Some astrologists believe that December 21st, 2020 marks the beginning of the long-anticipated “Age of Aquarius.”
In the song with the same name (“Aquarius“) from the musical Hair, this new era should usher in a time of “free love” where:
“Peace will guide the planets
And love will steer the stars…
[with] Harmony and understanding
Sympathy and trust abounding.”
From my perspective, however, as a woman in a committed, 12-year relationship, “harmony and understanding” can be hard to come by, and the sexual revolution of the 60s is far from over.
In fact, sexual dogma is still going strong—but not the kind you might imagine. (At least on the curious planet I’m on.)
It’s a planet where a mutual friend might ask your partner to impregnate her without including you in the ask—because she’d want to see if there was a “hard no” from him first. (She’d be okay with a turkey-baster, but she’d prefer it the old-fashioned way.)
After riding an intense wave of grief, perhaps in large part from not having children of your own, you’d decline her invitation and wish her well.
Here’s another hypothetical situation:
(Same planet. Different woman.)
Suppose a newly single friend comes over for dinner and, within a few minutes of walking through the door, asks your partner for a massage.
Despite feeling a bit discombobulated (and finding a private moment to tell her so), before she leaves, perhaps you encourage your partner to give her a rub because, apparently, she really needs it. By then, you might be fine with it (and your partner really does have healing hands).
In the days following that otherwise lovely evening, you might check in with your friend: “We all sometimes step on each other’s toes. It’s part of being human.”
You’d think a simple misstep would end there, but no. Not on this planet. Here, it turns out, you’ve broken a sacred tenet of this “New Age.” You’re coming from a place of scarcity.
It’s a planet where getting high or taking psychedelics at a party might make anything and everyone fair game. And if you’re not game, best prepare for some faux-spiritual shade because, remember, scarcity.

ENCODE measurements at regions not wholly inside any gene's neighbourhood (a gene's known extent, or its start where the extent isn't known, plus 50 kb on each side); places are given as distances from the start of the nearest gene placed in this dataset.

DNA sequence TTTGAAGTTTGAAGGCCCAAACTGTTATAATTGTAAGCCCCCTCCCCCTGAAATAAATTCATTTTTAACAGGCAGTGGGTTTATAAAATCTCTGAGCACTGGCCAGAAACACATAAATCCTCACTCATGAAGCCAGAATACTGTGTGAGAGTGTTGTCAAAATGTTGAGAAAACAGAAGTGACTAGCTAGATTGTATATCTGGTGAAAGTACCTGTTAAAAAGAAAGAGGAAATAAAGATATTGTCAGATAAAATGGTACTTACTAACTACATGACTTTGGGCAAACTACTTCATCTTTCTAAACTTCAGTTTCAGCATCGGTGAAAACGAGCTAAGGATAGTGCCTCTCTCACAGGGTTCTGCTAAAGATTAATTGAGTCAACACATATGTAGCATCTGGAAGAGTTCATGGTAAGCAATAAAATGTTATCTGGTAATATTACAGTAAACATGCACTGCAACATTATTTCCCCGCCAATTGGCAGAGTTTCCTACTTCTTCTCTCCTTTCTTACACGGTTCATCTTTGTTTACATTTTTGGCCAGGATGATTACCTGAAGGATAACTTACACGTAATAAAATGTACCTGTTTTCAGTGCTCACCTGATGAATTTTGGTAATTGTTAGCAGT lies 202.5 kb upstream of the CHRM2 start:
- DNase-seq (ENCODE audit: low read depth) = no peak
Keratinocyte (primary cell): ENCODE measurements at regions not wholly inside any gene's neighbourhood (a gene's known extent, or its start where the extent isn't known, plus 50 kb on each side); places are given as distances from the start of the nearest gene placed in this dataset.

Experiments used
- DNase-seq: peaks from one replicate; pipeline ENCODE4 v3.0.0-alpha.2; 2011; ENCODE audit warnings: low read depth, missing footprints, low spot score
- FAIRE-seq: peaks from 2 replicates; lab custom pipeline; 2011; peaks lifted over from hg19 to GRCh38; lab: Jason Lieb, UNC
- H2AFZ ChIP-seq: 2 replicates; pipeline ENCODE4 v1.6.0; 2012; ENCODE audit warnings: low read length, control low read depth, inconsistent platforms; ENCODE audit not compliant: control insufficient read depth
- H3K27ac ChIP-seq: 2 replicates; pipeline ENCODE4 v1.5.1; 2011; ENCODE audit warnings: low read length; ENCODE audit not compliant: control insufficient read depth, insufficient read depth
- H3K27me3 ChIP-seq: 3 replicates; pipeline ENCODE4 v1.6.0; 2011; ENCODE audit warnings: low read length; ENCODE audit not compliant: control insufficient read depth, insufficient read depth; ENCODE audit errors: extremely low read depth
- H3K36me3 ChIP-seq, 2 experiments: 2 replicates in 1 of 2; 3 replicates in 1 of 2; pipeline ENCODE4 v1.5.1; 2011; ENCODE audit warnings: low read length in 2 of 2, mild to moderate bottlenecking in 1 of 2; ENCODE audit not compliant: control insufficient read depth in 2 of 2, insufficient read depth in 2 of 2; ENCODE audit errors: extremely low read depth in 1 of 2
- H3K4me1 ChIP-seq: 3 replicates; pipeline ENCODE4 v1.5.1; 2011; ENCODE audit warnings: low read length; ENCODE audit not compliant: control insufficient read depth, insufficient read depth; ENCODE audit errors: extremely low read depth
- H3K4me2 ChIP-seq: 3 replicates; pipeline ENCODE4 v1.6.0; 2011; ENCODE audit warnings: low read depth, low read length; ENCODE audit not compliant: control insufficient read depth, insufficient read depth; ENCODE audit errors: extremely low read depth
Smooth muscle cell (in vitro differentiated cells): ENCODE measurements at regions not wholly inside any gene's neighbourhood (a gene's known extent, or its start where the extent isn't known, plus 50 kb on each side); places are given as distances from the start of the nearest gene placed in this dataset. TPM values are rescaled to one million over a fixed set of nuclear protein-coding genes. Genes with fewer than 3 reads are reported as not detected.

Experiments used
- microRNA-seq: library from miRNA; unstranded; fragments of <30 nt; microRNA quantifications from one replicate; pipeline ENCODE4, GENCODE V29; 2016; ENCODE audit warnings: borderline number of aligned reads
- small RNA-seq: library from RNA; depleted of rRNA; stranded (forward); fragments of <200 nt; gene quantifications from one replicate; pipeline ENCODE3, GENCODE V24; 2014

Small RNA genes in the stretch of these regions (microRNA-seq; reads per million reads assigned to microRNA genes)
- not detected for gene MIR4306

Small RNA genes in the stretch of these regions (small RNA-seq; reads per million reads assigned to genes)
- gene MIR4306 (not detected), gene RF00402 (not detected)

Once upon a time, a guy I had met just a few hours earlier scolded me, saying, “If only you were more present, we’d be having sex right now.”
Actually, no. Not even on his imaginary planet.
So, I’m calling out this new dogma.
Knee-jerk expectations of sexual-openness feel just as coercive to me as old-school monogamy. Tossing sexual energy around like glitter because it garners attention or feels powerful isn’t my higher evolutionary calling.
Don’t get me wrong; I love “cuddle puddles” and yummy affection between friends. Occasionally, my partner and I have engaged sexually with others, but that doesn’t mean anyone should assume it will happen (or get judgmental if it doesn’t).
And I get it. It took me decades to see how I was using my sex-energy to get attention or to feel more powerful, instead of actually being powerful and using my attention to create the life I wanted (a work in progress, for sure).
I’ve had to learn to be more conscious of others—especially women—both energetically and in word and deed (whether or not I was attracted to their partners).
I am by no means perfect, and I have made mistakes and hurt people, including myself.
The big lesson for me is this:
Love is not free; it’s inestimably valuable.
It’s not easy making relationships flower in the loamy soil of habits, pushing tender roots through compacted unconsciousness.
That’s why I see love-relationships as the ultimate “Human PhD Program”: cultivating true love and sustained bliss takes concerted, consistent effort. It’s not for the faint of heart or those easily distracted by shiny objects.